Barack Obama's increasing reliance on the use of drone strikes in Afghanistan and Pakistan is raising eyebrows, though it's fair to say that the concern has been relatively muted until recently. Some of this is because there is a cross-party consensus in the US on taking out the bad guys before they become a threat. State-sponsored assassination is, of course, illegal under international law, but clever lawyers (of which Obama is one) are able to sidestep this procedural challenge quite easily.
The political investment in "surgical strike" technology is nothing new. The same claims of effectiveness (we land a knockout blow) and efficiency (without the need for ground troops) have been made since the RAF bombed Iraq in the 1920s (a model that led directly to the Blitz and Dresden, which were somewhat less surgical). Remote killing through precision-bombing and smart missiles has been a growing feature of conflicts since WW2, as boots on the ground have proven ineffective and inefficient in asymmetric conflicts such as Vietnam and Afghanistan. The "clean kill" promise of this technology has sometimes been important in building the justification for conflict, and as the centrepiece of the psychological campaign (e.g. "shock and awe" in Iraq). There are grounds to believe that the apparent low-risk attractions of this strategy are making armed intervention more likely, such as in Libya.
The military-industrial complex has been happy to move from costly contractors in Baghdad to even more costly drones operated out of Nevada, with the market for this technology expected to double over the decade. The claims that drones minimise collateral damage should be treated with scepticism. Not only is it true that all wars are largely a series of murderous accidents, but "intelligence-led" kill-lists are vulnerable to local spotters fingering innocent targets in return for a fat finder's fee. We've added a free market twist to the bureaucratic nightmare of totalitarianism: your name is on the list so you must be guilty.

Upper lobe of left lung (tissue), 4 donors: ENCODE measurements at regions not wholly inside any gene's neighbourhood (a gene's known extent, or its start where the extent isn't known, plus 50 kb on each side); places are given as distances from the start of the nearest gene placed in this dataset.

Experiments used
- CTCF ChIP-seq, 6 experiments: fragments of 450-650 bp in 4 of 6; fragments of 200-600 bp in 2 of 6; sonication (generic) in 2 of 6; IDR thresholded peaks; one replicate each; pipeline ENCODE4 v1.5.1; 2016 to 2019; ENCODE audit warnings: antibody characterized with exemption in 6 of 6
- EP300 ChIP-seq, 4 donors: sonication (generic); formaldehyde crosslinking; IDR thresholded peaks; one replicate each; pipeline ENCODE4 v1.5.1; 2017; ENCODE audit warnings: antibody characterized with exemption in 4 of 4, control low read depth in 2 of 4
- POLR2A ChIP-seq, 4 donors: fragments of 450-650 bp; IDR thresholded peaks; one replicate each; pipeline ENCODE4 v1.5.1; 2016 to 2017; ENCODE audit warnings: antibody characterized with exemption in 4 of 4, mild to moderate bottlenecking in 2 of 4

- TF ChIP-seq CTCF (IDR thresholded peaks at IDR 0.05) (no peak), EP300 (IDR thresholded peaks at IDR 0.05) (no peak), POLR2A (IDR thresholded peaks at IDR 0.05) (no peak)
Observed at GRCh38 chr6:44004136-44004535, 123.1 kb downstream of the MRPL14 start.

What we're seeing under Obama may be the evolution of drones from a purely military option to a foreign-policy tool for disciplining recalcitrant countries with whom the US isn't even formally in conflict. Should Pakistan reopen the supply routes to Afghanistan, you can expect drone strikes in Waziristan to drop off.
It seems odd that at such a time Keith Vaz, the Grand Poobah of the Home Affairs Select Committee, is calling for restrictions on "aggressive first-person shooter video games". This follows Anders Breivik's admission that he used Call of Duty as a form of training, which strikes me simply as more evidence that he is a fantasist. Vaz seems less worried about Breivik's obsession with World of Warcraft, perhaps calculating that banning Orcs might be going too far. The case against COD has been reinforced by claims that Mohammed Merah, the self-styled jihadi of Toulouse, was also a heavy user, presumably when he wasn't reading the Koran or watching The Simpsons. Vaz's intervention is typical of the self-publicising nonsense that recently led him to invite Russell Brand to share his wisdom on drugs with the Committee.
The link between Keith Vaz and Barack Obama (not a phrase often employed) concerns desensitisation. Shoot-em-ups do not cause mild-mannered people to turn into murderers, but the method of killing at a remove, mediated by a screen and a joystick, may well make killing easier in real life. Soldiers have to be trained to kill through repetitive drill and the depersonalisation of the enemy because the natural instinct of all of us (bar the small minority of functioning psychopaths) is to shoot in the air or soften the blow. Even the most pacific among us can happily kill countless opponents in COD because we know it isn't real. The question is, how real does it feel for a drone operator?
The ultimate desensitisation occurs when your action is so far removed from its consequences that your intellectual and emotional engagement is limited solely to the dynamics of the action itself. This is one of the fundamental criticisms of the market and the "fiction" of money. Derivatives and futures are extreme examples of this, where the trade is divorced from the notional commodity. I was reminded of this watching Trading Places again recently, where the coup to corner the frozen orange juice market depends on insider information from actual producers. It was barely credible in the 1980s and is amusingly quaint now, like Jamie Lee-Curtis's happy hooker.
There is a strange convergence here. Financial dealers have deserted the whites-of-their-eyes trading floors to sit in front of screens on which stylised indicators plot the movements of abstract entities such as shares and derivatives. Meanwhile the desktop warriors in suburban Virginia work through their to-do lists, zapping the fuzzily rendered vehicles and buildings that constitute the manifestations of the known threat. There'll shortly be an app for that.